By Kathy Sharp
He had fled to the top of the lighthouse shouting, “I’ll be ready for the flood! I shan’t be caught unawares!”
The lighthouse keeper was furious, seeing as Mr Fazakerly was obstructing the light, and thus posing a danger to shipping. As to persuading him to come down, every approach seemed to have failed, and there he stayed, obstinately clinging to the rail.
Mrs Fazakerly was furious, too. “It’s all the fault of that fortune teller – came to town with that travelling fair – told him water would be the death of him. It’s outrageous, frightening people like that. Ought to be illegal. Convinced himself he’s to be drowned in a flood – and now look at him!” She gazed hopelessly up at the distant figure of her husband at the top of the tower.
The lighthouse keeper tended to agree. How was he supposed to make a proper job of tending to the building – much less keep the light in good order – with a crazed man hurling himself about the place, screeching about impending floods and generally getting in the way? Should he consult his superiors? Demand that Mr Fazakerly be formally removed, as an impediment to lawful lighthouse-keeping? It was the best plan, and a note of complaint was duly written and sent. In the meantime, though, life, and light, must go on, Fazakerly or no Fazakerly.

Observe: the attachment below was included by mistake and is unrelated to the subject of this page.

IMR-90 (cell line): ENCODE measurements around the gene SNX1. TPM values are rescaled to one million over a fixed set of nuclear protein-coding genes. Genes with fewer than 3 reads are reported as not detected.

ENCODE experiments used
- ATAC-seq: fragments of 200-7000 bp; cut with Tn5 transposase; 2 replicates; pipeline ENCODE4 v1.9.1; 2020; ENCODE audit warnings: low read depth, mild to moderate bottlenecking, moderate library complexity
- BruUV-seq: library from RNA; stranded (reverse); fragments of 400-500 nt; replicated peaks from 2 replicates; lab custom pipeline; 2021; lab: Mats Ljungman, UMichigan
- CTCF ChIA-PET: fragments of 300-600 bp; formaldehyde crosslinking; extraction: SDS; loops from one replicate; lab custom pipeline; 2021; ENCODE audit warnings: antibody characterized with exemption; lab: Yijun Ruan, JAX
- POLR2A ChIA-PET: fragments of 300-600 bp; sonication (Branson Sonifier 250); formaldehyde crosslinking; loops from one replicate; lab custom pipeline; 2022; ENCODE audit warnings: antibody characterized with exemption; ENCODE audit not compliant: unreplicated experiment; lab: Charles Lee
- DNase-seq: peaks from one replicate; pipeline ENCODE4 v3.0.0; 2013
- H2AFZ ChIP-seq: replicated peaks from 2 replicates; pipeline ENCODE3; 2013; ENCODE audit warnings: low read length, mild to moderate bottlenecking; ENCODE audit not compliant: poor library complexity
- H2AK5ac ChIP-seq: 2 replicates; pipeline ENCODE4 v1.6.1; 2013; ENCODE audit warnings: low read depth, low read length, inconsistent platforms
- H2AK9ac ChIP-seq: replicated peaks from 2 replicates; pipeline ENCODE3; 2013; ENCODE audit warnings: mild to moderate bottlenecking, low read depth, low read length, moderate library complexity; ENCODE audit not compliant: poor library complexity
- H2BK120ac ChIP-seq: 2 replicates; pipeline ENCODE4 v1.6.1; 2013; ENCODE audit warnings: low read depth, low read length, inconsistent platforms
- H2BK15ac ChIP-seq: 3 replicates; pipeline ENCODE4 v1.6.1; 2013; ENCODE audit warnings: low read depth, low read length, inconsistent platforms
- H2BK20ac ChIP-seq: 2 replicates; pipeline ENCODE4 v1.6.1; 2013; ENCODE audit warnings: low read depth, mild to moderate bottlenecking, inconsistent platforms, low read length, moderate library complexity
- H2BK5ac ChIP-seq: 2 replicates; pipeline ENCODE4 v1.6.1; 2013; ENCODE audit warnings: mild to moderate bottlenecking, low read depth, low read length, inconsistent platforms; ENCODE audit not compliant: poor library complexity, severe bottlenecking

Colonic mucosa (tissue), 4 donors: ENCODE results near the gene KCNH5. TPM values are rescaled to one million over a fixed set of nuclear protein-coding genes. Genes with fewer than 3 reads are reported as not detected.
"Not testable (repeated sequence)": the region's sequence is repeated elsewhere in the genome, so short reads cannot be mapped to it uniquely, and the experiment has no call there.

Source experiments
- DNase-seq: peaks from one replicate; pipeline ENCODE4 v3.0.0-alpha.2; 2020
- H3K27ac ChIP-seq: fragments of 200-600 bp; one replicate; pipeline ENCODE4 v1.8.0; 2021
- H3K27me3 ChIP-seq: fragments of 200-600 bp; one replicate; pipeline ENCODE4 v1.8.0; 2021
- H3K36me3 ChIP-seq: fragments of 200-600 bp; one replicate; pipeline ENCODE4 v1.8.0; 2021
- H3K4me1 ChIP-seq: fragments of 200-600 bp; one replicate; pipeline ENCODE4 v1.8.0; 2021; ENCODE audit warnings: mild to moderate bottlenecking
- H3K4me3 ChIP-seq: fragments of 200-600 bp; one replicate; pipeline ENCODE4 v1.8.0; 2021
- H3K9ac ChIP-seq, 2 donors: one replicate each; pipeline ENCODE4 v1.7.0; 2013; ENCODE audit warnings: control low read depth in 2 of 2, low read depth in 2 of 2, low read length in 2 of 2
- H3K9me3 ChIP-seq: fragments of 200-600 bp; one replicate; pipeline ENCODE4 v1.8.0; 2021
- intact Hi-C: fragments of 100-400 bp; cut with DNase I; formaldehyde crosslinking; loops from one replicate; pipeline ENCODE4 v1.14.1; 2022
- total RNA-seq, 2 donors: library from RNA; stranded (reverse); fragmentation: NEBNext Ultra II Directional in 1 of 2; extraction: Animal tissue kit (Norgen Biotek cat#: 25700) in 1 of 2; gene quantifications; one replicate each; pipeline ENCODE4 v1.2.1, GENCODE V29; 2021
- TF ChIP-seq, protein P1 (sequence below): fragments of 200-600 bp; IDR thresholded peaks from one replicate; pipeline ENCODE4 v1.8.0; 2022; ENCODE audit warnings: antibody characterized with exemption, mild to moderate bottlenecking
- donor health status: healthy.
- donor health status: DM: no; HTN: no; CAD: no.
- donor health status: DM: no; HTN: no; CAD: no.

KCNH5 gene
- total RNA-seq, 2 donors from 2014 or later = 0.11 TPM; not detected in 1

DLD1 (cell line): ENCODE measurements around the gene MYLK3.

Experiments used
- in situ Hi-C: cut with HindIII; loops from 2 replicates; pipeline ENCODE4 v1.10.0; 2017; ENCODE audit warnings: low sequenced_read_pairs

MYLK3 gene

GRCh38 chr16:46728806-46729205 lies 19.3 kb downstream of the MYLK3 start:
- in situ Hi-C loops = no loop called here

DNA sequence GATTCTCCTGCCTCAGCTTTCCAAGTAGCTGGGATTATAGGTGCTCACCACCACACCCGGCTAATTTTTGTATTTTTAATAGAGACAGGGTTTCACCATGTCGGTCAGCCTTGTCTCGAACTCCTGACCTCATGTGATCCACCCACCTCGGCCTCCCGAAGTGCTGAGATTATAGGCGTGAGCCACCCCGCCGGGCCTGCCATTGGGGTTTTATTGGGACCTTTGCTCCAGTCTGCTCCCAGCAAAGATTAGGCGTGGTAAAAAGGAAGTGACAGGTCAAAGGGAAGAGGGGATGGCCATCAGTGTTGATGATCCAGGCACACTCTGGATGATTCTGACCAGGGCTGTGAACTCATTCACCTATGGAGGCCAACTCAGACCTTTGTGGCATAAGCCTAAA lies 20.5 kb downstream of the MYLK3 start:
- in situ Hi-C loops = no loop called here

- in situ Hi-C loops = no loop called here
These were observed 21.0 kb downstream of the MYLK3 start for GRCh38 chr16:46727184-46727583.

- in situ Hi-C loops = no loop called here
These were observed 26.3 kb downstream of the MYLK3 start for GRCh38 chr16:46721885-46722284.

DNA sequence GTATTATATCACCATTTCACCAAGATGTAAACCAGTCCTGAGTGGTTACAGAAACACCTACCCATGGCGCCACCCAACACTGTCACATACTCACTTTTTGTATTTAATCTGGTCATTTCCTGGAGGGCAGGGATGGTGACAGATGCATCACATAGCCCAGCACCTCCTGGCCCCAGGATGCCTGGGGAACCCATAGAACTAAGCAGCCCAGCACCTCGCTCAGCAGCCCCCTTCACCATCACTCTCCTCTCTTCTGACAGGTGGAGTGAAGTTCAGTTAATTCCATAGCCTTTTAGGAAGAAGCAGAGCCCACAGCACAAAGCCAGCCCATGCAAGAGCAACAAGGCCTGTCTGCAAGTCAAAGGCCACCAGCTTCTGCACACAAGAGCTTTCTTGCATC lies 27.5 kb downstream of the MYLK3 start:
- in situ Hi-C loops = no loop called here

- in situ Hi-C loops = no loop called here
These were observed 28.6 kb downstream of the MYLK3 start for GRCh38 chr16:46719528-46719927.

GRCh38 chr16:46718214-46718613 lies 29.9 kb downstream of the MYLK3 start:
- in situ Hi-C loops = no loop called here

And so the sober and proper upkeep of the building continued. The lighthouse keeper, a fastidious man by nature, discovered a trail of muddy footprints all the way up the spiral staircase. “Didn’t even stop to wipe his feet, that Fazakerly. Scandalous.”
It was not to be borne, and though it was late in the day, a mop and bucket were carried to the top, and the laborious cleansing of the many steps begun. But it was growing dark, and the lighthouse keeper stopped to tend the light. Normal service must be maintained, he thought, as far as possible under the circumstances.
But Mr Fazakerly, blinded equally by terror and the startling light, barged past him yelling, “The flood! The flood is coming!”
As the lighthouse keeper said at the inquest: “Pushed past me, your honour – very rude – tripped over my bucket, and went bump, bump, bump, crash, bump all the way down the stairs. Broke his neck somewhere on the way down. Buckled my bucket, too.”
Mrs Fazakerly, in deep mourning, told her neighbours about the prophetic warning of the fortune teller. “Water would be the death of him, she said, and she was right. But it wasn’t a flood, like he thought, oh dear, no. It was just a bucketful did for Fazakerly.”
About the author
For full details of all Kathy's books, follow her on her Amazon page: https://www.amazon.co.uk/Kathy-Sharp/e/B00E5BJ0BK/
Whales and Strange Stars. Lovely historical novel set in the marshlands of 18th century Kent.
‘The sense of place is perfectly captured, and the writing just dances off the page. Highly recommended.’ myBook.to/WhalesAndStrangeStars